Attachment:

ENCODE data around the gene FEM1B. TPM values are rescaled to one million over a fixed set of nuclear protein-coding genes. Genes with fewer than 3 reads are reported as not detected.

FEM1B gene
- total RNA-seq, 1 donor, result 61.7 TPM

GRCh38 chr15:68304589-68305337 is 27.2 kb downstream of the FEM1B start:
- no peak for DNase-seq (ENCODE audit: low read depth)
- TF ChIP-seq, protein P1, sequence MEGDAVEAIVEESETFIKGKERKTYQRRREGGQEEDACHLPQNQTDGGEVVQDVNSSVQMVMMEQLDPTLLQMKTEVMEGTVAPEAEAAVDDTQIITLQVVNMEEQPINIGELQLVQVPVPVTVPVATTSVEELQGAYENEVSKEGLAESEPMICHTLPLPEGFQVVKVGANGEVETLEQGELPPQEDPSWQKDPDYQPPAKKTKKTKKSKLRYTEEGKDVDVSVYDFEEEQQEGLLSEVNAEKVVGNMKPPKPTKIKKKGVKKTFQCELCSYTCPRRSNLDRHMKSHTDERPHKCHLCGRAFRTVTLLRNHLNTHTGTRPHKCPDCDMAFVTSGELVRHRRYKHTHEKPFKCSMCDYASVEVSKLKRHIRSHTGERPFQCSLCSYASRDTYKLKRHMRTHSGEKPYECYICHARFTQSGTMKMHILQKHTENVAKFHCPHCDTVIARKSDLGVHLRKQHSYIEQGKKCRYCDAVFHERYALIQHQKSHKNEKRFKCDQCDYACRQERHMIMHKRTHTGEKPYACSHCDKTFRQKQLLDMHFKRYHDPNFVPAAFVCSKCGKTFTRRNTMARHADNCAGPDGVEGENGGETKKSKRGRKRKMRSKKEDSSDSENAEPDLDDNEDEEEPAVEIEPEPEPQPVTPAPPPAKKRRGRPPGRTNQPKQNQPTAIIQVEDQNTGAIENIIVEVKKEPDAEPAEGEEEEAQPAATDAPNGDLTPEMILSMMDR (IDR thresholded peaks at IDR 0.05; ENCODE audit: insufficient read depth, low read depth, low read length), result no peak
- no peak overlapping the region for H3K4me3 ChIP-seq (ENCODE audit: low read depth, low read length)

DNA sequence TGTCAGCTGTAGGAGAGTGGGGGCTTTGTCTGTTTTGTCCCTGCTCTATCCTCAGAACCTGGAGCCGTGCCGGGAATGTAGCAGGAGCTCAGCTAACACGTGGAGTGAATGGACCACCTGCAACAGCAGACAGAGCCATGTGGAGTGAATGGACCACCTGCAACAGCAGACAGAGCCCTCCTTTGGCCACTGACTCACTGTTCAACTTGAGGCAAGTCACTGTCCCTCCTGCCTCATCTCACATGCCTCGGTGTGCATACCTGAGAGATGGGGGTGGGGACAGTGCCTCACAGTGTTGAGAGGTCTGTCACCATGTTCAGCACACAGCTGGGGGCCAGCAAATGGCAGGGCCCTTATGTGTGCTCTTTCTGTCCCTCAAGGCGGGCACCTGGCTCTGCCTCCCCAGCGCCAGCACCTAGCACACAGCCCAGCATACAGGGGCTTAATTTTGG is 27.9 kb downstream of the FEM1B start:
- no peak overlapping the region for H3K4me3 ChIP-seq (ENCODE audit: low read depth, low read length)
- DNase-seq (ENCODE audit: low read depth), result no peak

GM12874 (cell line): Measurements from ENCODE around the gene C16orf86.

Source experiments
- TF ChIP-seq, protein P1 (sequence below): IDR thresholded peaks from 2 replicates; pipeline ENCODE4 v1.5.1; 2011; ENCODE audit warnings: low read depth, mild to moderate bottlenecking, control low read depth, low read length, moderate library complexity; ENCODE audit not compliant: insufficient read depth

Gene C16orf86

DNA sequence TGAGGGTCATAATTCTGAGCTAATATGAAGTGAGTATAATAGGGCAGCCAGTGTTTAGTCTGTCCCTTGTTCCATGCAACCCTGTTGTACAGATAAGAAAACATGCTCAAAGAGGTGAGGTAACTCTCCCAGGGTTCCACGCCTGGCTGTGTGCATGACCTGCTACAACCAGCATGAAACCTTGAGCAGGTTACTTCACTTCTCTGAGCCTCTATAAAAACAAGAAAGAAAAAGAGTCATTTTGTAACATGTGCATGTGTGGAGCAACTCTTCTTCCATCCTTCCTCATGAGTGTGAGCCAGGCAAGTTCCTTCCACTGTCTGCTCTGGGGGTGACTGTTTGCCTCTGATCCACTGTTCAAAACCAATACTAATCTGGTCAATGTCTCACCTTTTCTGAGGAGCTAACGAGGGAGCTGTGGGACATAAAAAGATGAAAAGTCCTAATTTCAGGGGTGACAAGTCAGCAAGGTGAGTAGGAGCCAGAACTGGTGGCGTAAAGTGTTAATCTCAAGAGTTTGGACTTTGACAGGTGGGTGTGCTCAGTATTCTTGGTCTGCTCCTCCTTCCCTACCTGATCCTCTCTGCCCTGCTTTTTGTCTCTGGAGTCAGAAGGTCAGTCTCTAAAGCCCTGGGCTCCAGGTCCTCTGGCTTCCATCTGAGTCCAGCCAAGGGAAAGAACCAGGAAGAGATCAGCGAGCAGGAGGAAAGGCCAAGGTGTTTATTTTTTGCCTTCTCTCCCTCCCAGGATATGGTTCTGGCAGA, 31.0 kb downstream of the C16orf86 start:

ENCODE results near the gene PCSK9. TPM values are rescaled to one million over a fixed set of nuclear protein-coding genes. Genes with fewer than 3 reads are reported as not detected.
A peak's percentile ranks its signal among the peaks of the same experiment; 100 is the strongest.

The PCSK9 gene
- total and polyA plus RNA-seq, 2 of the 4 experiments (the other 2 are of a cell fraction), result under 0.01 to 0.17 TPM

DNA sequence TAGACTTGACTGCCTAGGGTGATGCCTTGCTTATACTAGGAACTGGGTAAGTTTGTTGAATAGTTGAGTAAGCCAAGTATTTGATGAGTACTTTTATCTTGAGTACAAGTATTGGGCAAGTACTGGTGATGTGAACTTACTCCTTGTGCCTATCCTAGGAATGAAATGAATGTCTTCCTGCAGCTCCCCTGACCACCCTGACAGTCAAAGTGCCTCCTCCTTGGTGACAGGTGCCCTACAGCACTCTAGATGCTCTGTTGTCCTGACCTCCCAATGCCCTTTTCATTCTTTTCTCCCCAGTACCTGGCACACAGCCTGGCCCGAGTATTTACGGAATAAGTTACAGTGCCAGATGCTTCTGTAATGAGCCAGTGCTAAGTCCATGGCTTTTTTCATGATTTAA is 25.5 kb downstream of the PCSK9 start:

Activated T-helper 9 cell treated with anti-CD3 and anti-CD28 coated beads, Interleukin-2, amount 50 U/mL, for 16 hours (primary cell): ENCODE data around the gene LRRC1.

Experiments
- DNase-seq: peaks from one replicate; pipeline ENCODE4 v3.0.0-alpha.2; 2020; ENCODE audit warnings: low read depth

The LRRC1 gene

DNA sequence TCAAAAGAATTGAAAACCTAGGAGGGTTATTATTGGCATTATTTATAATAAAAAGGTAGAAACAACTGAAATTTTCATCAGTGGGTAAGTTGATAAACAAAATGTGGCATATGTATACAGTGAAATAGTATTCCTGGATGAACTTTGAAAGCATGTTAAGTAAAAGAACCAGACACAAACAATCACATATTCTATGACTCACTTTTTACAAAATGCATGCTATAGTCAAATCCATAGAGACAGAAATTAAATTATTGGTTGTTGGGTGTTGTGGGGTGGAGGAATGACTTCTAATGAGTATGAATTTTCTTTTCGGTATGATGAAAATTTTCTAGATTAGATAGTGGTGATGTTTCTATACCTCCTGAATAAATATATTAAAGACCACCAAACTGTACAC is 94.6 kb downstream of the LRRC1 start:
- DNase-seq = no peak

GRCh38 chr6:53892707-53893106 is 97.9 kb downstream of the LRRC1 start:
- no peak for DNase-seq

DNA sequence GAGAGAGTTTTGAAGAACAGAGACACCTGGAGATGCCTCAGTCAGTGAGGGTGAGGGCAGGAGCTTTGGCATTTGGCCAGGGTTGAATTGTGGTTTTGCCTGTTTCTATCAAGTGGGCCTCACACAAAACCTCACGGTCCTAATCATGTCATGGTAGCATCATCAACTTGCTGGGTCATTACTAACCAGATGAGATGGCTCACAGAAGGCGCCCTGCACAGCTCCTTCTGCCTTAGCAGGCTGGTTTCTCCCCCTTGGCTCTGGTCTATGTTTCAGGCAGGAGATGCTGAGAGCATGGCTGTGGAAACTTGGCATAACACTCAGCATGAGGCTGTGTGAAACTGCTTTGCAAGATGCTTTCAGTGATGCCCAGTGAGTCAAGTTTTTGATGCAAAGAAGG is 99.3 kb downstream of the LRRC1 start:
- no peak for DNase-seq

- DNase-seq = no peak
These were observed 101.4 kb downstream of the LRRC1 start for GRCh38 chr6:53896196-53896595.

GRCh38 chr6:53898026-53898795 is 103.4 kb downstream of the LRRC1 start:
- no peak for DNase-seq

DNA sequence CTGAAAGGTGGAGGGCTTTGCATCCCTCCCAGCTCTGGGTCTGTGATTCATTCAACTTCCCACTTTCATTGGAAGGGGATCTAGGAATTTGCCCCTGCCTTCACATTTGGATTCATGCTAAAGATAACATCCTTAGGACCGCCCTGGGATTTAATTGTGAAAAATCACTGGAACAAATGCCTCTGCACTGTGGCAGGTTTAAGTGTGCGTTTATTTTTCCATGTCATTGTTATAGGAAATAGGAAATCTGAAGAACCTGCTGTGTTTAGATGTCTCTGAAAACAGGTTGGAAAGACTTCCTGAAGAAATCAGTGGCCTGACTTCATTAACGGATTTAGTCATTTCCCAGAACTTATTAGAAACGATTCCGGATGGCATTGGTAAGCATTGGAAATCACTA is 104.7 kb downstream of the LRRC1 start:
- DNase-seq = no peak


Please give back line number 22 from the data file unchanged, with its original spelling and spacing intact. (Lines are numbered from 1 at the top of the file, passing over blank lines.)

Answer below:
Experiments